During FY95 geophysical logs from about 100 drill holes were correlated across transect A-A', thus, providing us with a reasonably good understanding of the distribution of Lower and lower Upper Silurian strata across the length of Clinton/Medina gas play 6728. The transect is incomplete across several 10- to 20-mi-wide gaps where well logs have not been purchased. For this report, seven drill holes were selected to characterize the preliminary stratigraphic correlations and framework along transect A-A' (figs. 9, 10). Stratigraphic nomenclature for the Medina and Clinton Groups in New York follows Brett and others (1995). In most cases, the New York terminology for the Medina and Clinton Groups can be extended into Pennsylvania (Piotrowski, 1981; Pees, 1983; Laughrey, 1984). In Ohio, a combination of commonly used driller's terms and formal nomenclature are applied to strata equivalent to the Medina and Clinton Groups (Pepper and others, 1953; DeBrosse and Vohwinkle, 1974; Gray and others, 1985).

One important aspect of the transect is that it shows regional

thickness variations of the Medina Group in New York and Pennsylvania and of equivalent strata (Medina sand, Cabot Head Shale, "Clinton" sands, upper tongue of the Cabot Head Shale) in Ohio (fig.10). The maximum thickness of the Medina Group and equivalent strata along transect A-A' is located in the vicinity of Mercer County, PA (drill hole 4) and Columbiana County, OH (drill hole 5)(figs. 9, 10). The 210- to 220-ft-thick Medina Group and equivalent strata there constitute part of the Canton embayment, a depocenter recognized by Knight (1969) consisting of Medina Group siliciclastic units, lowermost Clinton Group carbonate units, and equivalent strata. From this depocenter, the Medina Group thins northward to about 96 ft in Erie County, NY (drill hole 1) and southward to about 156 ft in Washington County, OH (drill hole 7) (figs. 9, 10).

A second important aspect of the transect is that it shows the net thickness and geometry of sandstone in the Medina Group, "Clinton" sands, and Medina sand. Net sandstone thicknesses in the Medina Group and equivalent strata in the seven selected drill holes are greatest in Mercer County, PA (drill hole 4, 96 ft), Chautauqua County, NY (drill hole 2, 90 ft), and Columbiana County, OH (drill hole 5, 85 ft)(figs. 9, 10). The Chautauqua County, NY site, located nearly 100 mi north of the Canton embayment, represents a subsidiary sandstone depocenter in the "Clinton" sand and Medina Group sequence. The net sandstone thickness of the Medina Group interval thins to 64 ft in Erie County, NY (drill hole 1) at the north end of the transect and to 29 ft in Washington County, OH (drill hole 7) at the south end (figs. 9, 10).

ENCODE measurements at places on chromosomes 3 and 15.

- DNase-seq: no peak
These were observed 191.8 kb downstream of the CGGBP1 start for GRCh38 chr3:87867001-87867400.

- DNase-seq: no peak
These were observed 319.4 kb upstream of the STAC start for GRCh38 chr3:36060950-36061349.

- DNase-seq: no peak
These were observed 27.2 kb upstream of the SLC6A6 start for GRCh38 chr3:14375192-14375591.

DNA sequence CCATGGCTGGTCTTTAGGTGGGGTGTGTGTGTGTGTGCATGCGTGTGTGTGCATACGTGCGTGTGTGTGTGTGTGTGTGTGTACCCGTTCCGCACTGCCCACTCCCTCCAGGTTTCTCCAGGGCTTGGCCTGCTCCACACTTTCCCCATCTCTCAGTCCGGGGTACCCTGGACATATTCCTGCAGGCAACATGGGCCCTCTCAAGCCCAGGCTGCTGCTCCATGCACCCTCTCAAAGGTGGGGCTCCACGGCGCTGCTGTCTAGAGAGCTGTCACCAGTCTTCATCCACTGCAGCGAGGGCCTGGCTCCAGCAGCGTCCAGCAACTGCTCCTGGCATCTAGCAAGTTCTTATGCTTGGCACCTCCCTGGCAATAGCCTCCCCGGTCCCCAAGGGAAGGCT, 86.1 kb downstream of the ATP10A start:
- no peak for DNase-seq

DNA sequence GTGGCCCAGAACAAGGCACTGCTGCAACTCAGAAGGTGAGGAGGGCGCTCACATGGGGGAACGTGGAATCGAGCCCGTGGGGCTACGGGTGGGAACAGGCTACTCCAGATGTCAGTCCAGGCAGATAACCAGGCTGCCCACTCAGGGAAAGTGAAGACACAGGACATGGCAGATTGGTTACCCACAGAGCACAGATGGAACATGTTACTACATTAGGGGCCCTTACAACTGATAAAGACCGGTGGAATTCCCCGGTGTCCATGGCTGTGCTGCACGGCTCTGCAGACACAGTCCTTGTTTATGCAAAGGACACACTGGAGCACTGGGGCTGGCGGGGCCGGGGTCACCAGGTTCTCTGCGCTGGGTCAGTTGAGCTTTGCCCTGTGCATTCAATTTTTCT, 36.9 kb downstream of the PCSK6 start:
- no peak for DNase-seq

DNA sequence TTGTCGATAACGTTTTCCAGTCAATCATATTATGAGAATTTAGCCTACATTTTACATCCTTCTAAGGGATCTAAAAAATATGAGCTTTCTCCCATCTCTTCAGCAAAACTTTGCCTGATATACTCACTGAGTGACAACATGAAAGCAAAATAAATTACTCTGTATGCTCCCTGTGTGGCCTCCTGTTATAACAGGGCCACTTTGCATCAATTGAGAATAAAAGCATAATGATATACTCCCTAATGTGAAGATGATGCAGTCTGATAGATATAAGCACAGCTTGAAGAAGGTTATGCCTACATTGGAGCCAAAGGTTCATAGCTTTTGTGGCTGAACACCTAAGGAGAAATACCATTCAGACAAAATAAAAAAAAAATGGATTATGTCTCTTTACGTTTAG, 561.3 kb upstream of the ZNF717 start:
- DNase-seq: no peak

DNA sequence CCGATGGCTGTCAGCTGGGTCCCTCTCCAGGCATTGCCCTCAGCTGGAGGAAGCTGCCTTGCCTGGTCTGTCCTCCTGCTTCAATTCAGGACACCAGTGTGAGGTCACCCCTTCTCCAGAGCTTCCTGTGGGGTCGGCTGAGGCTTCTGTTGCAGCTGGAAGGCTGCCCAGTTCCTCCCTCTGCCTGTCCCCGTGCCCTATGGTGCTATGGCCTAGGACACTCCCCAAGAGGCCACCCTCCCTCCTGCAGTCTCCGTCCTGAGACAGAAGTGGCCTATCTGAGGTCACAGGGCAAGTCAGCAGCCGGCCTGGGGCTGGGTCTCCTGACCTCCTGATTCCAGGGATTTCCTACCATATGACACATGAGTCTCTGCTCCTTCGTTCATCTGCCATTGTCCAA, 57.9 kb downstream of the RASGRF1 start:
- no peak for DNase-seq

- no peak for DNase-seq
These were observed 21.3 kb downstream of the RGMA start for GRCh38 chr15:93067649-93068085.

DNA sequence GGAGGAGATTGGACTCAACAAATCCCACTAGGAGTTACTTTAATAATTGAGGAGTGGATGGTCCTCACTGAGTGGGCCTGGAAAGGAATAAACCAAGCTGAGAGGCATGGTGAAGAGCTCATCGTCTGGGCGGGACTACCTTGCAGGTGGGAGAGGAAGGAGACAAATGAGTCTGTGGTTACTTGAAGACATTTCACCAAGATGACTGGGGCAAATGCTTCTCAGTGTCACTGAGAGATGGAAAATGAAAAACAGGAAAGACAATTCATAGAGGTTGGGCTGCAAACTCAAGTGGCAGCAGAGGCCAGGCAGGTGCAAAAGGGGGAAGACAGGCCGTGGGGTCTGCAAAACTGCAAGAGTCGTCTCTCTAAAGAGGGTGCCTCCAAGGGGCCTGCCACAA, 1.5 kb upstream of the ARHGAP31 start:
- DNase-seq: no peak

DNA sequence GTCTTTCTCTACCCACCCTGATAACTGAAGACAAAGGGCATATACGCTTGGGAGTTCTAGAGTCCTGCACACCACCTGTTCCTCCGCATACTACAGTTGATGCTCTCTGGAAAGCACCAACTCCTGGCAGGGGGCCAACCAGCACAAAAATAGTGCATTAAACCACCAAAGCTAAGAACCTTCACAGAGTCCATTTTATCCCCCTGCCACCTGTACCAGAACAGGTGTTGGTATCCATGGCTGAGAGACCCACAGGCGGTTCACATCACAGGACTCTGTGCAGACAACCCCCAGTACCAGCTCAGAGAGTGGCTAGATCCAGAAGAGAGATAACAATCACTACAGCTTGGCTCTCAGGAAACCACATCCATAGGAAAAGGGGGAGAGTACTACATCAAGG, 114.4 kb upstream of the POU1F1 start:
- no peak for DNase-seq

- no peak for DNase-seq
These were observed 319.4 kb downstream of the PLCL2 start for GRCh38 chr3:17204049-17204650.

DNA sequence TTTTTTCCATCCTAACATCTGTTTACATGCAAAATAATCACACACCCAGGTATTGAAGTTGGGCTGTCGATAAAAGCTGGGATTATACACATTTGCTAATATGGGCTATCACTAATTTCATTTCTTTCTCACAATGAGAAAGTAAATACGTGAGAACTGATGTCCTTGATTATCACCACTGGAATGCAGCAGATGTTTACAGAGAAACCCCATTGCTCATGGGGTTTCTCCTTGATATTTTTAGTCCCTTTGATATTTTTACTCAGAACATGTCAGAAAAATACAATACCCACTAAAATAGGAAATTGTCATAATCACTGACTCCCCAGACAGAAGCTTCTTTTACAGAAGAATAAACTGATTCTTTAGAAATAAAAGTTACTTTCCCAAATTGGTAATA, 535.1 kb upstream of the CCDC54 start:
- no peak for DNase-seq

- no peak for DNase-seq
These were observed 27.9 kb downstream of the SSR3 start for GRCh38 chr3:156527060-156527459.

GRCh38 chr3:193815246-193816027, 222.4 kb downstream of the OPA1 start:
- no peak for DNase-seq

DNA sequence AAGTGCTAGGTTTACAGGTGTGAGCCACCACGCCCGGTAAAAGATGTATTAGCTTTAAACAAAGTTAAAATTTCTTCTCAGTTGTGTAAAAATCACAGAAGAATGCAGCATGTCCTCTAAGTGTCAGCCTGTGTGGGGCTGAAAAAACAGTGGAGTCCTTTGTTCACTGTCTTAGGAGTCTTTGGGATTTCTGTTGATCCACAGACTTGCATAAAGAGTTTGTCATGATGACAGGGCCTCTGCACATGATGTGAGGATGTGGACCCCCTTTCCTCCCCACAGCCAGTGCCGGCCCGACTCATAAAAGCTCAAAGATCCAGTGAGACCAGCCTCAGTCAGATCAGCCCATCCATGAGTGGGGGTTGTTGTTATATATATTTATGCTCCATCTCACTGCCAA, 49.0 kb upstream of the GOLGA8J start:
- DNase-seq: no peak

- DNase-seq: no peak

Basal sandstone units in the Medina Group and equivalent units (Whirlpool Sandstone and Medina sand) are characterized by an 8- to 20-ft-thick, well-defined low ("clean") gamma ray log response that gradually changes upward to a higher response (higher clay content)(fig.10). This log shape has been interpreted by Metzger (1981) and Laughrey (1984) to represent sublittoral sheet sandstones. Based on outcrop studies, Middleton and others (1987) suggest that the lower part of the Whirlpool Sandstone has been deposited in a braided fluvial environment. Sandstone units in the Devils Hole Sandstone, upper part of the Cabot Head (Power Glen) Shale, lower part of the Grimsby Formation, and lower part of the "Clinton" sands are 10 to 30 ft thick and commonly have blocky to upward-decreasing ("cleaner") gamma ray log responses (fig. 10). These log shapes have been interpreted in previous investigations to represent littoral (barrier bars and tidal deltas), distributary mouth bar, distributary channel, tidal-dominated delta, tidal ridge, and offshore marine bar sandstones (Metzger, 1981; Laughrey, 1984; Keltch, 1985). Directly overlying these shallow-marine sandstones are 2- to 14-ft- thick sandstone units in the upper part of the Grimsby Formation and "Clinton" sands that have spike-shaped to upward-increasing (higher clay content) gamma ray log responses (fig.10). These log shapes have been interpreted in earlier investigations to represent braided fluvial channel, meander point bar, and tidal channel sandstones (Metzger, 1981; Laughrey, 1984; Keltch, 1985).